The globally popular Apple iPod video has been updated with a new face, a new interface, higher storage capacity and even a new name. It’s now called the iPod classic, which may sound like a name that would be given to a low end model, but this isn’t the case with the new iPod classic. This
classic may not be tiny like the new “fatty” nano, or have a touch screen like the new iPod touch. But neither of those devices are available in capacities of 80 or 160GB, enabling you can carry your entire music and video library with you in your pocket. Today I’m going to tell you about the 160GB version of this device.
- Storage:80GB-160GB hard drive
- Display: 2.5-inch (diagonal), 320 x 240 pixels
- Frequency response: 20Hz to 20,000Hz
- Audio formats: MP3 (16 to 320 Kbps), MP3 VBR, AAC (16 to 320 Kbps), Protected AAC (from iTunes Store), Audible (formats 2, 3 and 4), WAV, and AIFF
- Video formats: H.264 video up to 1.5 Mbps, 640 x 480 pixels
- Audio: 3.5mm stereo headphone minijack
- Power: Rechargeable lithium polymer battery (up to 40hrs of audio playback time and 7hrs of video playback time)
- Size: 4.1 x 2.4 x .53in (103.5 x 61.8 x 13.5mm)
- Weight: 5.7oz (162g)
- iPod classic
- USB 2.0 cable
- Dock adapter
- Quick start guide
- Apple stickers
I’ve been waiting for what seems like forever (ok, almost 2 years) for Apple to come out with a new full-sized iPod so that I could replace my fifth generation 60GB iPod video that was “borrowed” by Jeanne (the person I live with). I didn’t really want to buy an 80GB version of the same device as the replacement because the 60GB was already totally full and I was afraid that it wouldn’t take long to fill an 80GB model. There was also the fact that as soon as I would have ordered one, Apple would have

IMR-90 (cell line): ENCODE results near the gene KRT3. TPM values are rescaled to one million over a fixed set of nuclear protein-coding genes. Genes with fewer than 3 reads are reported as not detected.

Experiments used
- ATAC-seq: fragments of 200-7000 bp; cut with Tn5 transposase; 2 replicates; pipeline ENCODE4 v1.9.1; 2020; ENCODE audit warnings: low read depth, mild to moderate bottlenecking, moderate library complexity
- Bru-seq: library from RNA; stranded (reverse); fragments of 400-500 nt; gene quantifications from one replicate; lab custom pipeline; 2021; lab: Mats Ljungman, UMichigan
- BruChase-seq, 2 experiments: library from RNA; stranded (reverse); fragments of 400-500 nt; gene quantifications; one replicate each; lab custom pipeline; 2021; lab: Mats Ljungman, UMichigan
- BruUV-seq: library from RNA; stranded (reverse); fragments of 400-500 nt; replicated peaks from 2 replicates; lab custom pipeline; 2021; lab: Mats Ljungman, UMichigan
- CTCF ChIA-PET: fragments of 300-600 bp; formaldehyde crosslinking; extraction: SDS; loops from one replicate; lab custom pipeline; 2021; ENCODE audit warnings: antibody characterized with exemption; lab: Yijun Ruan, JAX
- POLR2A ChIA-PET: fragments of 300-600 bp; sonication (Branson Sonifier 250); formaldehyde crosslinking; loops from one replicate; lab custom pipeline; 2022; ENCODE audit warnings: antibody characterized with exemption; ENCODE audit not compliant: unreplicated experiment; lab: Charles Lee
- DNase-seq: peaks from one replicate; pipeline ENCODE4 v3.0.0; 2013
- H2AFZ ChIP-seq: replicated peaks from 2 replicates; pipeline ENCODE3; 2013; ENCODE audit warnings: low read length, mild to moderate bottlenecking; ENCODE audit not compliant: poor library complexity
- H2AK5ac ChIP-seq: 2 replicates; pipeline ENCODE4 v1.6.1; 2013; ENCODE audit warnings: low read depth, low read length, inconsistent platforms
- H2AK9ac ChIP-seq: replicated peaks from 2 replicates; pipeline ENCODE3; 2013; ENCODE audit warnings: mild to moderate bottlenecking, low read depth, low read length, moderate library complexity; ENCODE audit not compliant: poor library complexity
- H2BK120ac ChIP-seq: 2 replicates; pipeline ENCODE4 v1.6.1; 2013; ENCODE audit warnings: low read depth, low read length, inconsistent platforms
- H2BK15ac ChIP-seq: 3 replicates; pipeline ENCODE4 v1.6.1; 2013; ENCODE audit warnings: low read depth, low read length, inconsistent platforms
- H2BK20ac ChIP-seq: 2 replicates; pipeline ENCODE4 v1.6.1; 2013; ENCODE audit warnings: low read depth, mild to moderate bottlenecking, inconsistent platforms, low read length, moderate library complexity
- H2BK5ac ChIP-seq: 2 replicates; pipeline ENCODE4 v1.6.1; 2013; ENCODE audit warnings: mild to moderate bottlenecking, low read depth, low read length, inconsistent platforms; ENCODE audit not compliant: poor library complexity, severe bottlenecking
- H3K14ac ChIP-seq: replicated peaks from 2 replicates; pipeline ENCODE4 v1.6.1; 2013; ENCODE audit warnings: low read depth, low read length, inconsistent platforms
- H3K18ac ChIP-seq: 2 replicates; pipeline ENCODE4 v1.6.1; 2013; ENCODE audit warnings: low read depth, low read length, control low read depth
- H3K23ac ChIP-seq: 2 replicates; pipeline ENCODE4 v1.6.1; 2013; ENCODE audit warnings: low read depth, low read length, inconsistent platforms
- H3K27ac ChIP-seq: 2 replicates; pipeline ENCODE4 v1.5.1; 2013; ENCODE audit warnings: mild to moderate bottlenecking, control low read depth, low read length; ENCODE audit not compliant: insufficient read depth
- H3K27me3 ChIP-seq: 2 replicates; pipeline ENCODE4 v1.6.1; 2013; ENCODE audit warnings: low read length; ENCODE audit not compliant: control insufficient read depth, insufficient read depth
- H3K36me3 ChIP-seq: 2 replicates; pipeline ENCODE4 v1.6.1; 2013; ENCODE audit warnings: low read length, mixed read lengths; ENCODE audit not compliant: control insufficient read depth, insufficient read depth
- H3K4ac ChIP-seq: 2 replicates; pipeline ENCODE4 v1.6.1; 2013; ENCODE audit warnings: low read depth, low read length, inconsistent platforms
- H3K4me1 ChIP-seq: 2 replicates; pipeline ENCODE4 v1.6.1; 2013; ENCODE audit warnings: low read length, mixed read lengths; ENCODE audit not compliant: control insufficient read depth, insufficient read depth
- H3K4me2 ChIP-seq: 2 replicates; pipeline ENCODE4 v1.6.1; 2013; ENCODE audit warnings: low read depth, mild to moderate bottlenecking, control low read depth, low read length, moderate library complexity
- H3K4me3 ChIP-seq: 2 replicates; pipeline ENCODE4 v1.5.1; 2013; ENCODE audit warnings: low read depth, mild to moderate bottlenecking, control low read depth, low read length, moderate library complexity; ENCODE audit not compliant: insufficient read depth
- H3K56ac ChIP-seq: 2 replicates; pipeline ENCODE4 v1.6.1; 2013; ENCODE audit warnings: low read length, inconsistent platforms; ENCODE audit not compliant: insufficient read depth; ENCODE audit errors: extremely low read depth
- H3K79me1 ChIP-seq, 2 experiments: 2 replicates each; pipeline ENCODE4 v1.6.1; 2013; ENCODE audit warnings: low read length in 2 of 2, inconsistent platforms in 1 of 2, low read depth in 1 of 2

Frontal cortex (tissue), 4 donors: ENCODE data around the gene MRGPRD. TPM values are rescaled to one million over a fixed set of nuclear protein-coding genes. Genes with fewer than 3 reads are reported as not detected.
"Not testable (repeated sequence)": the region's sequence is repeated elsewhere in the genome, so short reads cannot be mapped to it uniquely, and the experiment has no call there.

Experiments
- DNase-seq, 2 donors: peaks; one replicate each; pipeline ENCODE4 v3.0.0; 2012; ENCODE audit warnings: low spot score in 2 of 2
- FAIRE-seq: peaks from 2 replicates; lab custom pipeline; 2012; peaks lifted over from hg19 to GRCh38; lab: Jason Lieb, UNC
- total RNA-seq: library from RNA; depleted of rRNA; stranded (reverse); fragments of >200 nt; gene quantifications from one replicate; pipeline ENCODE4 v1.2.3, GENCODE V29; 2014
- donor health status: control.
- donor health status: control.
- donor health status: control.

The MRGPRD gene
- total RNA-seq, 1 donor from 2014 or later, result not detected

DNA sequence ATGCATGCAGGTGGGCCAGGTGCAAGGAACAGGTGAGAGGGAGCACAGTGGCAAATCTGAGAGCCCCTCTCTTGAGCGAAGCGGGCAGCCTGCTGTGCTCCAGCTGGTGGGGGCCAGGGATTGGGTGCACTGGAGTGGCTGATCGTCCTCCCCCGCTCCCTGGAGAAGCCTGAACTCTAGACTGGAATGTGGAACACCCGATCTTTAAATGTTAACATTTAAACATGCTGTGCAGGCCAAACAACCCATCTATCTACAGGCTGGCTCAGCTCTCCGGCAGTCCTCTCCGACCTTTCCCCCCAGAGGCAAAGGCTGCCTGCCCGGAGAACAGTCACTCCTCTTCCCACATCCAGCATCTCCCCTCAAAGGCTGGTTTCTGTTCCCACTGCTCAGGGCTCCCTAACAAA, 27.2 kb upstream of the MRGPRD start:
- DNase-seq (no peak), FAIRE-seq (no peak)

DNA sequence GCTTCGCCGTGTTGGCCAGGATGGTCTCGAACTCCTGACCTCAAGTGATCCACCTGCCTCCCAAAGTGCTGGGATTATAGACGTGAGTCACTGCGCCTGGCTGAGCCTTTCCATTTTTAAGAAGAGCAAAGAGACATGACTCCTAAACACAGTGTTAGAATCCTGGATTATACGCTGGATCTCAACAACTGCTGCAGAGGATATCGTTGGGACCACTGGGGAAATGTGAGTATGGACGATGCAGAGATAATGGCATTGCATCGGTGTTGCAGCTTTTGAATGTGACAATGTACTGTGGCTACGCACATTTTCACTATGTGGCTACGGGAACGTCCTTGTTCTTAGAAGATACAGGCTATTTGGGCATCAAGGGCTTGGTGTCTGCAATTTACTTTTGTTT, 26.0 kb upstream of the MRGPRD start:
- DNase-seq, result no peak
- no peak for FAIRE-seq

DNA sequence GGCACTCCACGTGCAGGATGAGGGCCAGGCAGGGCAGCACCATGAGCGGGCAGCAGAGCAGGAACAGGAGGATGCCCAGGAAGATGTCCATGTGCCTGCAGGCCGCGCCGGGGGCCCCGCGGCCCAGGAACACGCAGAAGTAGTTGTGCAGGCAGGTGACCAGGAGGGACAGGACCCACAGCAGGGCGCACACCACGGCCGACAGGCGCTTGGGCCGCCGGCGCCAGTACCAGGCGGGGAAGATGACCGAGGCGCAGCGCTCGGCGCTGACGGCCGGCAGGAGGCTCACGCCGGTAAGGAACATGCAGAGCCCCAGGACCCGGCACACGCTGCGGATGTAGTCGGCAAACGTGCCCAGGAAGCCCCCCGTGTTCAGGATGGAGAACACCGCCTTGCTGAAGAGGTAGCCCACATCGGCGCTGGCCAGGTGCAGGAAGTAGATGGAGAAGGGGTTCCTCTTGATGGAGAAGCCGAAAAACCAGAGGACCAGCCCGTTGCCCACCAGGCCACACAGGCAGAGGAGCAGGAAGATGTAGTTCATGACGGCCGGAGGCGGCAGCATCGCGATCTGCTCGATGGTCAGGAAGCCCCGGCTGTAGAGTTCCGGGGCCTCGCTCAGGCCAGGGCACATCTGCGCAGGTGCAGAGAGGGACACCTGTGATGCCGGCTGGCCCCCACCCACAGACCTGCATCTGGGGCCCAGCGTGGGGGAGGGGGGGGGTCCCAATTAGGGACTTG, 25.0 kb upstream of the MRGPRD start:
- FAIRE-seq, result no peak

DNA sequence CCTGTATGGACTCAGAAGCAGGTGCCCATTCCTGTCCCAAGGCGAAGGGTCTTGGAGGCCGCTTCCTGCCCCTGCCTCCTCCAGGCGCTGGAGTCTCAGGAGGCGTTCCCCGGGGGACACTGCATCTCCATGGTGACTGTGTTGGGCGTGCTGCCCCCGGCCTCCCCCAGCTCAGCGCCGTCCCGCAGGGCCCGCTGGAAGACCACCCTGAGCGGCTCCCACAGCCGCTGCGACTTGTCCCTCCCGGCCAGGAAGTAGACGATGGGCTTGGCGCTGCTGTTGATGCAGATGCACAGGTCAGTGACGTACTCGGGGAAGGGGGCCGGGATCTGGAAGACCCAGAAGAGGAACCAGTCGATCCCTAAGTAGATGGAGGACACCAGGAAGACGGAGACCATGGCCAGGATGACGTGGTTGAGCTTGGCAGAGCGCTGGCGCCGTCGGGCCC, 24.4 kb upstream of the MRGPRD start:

probably announced a product refresh. That’s why I was so happy when I learned that Apple
was offering the new classic in a 160GB model. That’s huge! I really can’t think of any other audio / video player on the market right now that is as small as the classic and has the same capacity (please correct me if I’m wrong).
The classic now has a brushed aluminum face (Silver or Black) like the
shuffle. The top has edges that are slightly rounded instead of being completely flat. Another update is that the middle select button, also made of aluminum, is slightly indented instead of flat. The back is still made of shiny chrome and still attracts smudges and scratches. I think mine scratched as soon as I
breathed on it. I sure wish they would have used the brushed aluminum on the back as well as the front. :o(
Left to Right: 5G iPod video, 6G iPod classic
Here we see the previous version 60GB iPod video next to a new iPod classic. The 160GB classic has almost the exact same dimensions as the 60GB model. I’m guessing that cases might fit without any modifications.